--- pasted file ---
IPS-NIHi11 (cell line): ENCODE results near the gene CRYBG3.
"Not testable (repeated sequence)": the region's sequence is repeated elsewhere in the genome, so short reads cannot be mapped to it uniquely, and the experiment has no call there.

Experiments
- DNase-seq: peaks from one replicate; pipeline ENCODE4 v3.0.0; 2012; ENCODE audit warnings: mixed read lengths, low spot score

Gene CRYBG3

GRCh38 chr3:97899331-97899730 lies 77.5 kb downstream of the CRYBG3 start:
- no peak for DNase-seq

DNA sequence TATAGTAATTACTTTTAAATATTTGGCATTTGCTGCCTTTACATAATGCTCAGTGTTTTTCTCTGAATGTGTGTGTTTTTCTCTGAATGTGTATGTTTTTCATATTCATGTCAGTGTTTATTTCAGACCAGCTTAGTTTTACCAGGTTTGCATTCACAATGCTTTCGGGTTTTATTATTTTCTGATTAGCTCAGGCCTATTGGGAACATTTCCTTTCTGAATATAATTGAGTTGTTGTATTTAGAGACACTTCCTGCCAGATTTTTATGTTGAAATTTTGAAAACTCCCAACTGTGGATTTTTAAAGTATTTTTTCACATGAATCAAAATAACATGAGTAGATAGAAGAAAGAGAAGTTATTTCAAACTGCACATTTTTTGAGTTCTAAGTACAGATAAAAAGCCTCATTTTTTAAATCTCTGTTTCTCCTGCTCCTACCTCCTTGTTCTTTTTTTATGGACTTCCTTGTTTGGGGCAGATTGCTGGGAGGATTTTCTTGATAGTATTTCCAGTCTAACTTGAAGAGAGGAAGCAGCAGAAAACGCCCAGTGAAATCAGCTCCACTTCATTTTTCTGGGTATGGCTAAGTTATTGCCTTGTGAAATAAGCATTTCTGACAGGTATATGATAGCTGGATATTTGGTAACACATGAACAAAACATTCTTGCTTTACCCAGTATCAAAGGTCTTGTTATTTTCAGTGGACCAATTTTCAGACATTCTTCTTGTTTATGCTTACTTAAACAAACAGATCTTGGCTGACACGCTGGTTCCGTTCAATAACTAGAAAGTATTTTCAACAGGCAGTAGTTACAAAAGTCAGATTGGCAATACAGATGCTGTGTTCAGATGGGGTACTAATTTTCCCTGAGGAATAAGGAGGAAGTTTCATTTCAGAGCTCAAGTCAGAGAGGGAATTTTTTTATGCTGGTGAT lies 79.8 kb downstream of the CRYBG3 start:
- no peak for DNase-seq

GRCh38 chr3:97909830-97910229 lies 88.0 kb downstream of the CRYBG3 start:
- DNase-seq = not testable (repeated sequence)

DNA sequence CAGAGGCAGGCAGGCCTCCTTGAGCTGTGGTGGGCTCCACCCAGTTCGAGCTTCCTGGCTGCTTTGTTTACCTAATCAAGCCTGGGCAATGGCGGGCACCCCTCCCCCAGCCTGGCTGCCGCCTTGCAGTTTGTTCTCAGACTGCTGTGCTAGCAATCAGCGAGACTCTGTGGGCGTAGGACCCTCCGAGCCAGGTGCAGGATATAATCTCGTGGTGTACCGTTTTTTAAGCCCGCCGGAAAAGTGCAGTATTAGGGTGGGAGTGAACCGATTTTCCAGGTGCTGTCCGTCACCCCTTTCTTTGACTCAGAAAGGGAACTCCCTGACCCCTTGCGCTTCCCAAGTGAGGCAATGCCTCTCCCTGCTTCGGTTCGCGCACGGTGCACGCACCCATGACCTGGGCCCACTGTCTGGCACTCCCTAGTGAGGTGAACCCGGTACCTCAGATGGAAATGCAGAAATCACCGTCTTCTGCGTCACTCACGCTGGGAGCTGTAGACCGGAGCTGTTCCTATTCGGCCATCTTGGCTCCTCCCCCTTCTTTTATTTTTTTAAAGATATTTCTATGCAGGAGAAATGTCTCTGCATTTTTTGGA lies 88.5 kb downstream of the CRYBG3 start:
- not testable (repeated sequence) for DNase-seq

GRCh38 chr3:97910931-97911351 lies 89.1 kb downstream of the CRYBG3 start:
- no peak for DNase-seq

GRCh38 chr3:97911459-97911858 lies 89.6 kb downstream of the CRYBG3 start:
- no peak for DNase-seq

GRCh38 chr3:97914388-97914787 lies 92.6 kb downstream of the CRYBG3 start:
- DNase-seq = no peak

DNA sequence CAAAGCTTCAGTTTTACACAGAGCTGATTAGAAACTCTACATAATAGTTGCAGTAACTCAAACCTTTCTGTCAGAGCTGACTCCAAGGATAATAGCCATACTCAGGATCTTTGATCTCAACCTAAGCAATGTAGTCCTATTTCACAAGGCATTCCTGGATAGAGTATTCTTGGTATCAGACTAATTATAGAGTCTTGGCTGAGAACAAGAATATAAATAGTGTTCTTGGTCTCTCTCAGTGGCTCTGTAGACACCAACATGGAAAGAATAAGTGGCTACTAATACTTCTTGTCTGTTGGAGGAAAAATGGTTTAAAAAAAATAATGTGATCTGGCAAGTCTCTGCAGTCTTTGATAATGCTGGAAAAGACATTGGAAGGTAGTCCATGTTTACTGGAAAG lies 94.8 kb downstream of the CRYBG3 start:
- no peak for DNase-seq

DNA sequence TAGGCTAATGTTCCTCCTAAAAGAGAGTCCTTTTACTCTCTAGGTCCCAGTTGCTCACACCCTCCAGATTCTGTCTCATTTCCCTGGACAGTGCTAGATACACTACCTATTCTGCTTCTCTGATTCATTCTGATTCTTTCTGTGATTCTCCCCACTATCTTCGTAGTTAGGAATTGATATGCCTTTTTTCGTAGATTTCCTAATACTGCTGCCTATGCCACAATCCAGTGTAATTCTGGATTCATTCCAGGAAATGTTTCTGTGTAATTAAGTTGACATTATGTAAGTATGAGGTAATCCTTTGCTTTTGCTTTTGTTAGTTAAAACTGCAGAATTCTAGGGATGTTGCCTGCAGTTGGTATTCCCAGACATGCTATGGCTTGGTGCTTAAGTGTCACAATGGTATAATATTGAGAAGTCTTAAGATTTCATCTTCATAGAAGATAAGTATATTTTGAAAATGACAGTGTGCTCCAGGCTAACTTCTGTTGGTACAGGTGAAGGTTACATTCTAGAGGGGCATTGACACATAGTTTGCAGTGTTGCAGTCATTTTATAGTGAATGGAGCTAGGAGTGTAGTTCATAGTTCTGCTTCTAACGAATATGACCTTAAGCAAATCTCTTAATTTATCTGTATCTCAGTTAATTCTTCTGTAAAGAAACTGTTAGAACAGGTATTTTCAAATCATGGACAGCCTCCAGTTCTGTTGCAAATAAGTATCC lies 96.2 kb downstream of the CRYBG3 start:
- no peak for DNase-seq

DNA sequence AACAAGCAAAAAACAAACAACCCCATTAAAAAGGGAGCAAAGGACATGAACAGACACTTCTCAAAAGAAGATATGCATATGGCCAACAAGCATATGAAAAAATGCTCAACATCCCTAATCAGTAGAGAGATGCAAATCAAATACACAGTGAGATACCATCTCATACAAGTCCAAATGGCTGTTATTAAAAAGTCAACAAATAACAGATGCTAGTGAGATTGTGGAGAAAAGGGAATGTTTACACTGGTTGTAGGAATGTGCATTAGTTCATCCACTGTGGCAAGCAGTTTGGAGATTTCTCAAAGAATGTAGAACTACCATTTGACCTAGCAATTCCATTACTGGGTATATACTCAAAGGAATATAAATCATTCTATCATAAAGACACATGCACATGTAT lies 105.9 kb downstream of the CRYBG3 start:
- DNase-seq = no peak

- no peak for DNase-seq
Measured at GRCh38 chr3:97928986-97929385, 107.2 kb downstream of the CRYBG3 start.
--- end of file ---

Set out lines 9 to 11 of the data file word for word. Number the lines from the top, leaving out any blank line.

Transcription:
- no peak for DNase-seq

GRCh38 chr3:97909830-97910229 lies 88.0 kb downstream of the CRYBG3 start:
- DNase-seq = not testable (repeated sequence)